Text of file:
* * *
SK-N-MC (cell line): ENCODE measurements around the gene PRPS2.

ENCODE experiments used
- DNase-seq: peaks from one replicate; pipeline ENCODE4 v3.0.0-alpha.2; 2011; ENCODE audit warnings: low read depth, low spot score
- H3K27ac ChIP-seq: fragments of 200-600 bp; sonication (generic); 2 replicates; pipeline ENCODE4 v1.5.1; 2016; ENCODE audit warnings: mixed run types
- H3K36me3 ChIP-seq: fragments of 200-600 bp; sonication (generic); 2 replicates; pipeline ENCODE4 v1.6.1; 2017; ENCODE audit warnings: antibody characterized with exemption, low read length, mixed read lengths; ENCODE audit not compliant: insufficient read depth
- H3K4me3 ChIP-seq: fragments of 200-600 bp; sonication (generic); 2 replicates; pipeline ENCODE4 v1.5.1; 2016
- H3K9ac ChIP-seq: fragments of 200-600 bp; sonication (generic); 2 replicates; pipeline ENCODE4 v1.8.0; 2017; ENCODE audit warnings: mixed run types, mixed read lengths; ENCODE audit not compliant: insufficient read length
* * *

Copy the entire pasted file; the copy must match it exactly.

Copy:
SK-N-MC (cell line): ENCODE measurements around the gene PRPS2.

ENCODE experiments used
- DNase-seq: peaks from one replicate; pipeline ENCODE4 v3.0.0-alpha.2; 2011; ENCODE audit warnings: low read depth, low spot score
- H3K27ac ChIP-seq: fragments of 200-600 bp; sonication (generic); 2 replicates; pipeline ENCODE4 v1.5.1; 2016; ENCODE audit warnings: mixed run types
- H3K36me3 ChIP-seq: fragments of 200-600 bp; sonication (generic); 2 replicates; pipeline ENCODE4 v1.6.1; 2017; ENCODE audit warnings: antibody characterized with exemption, low read length, mixed read lengths; ENCODE audit not compliant: insufficient read depth
- H3K4me3 ChIP-seq: fragments of 200-600 bp; sonication (generic); 2 replicates; pipeline ENCODE4 v1.5.1; 2016
- H3K9ac ChIP-seq: fragments of 200-600 bp; sonication (generic); 2 replicates; pipeline ENCODE4 v1.8.0; 2017; ENCODE audit warnings: mixed run types, mixed read lengths; ENCODE audit not compliant: insufficient read length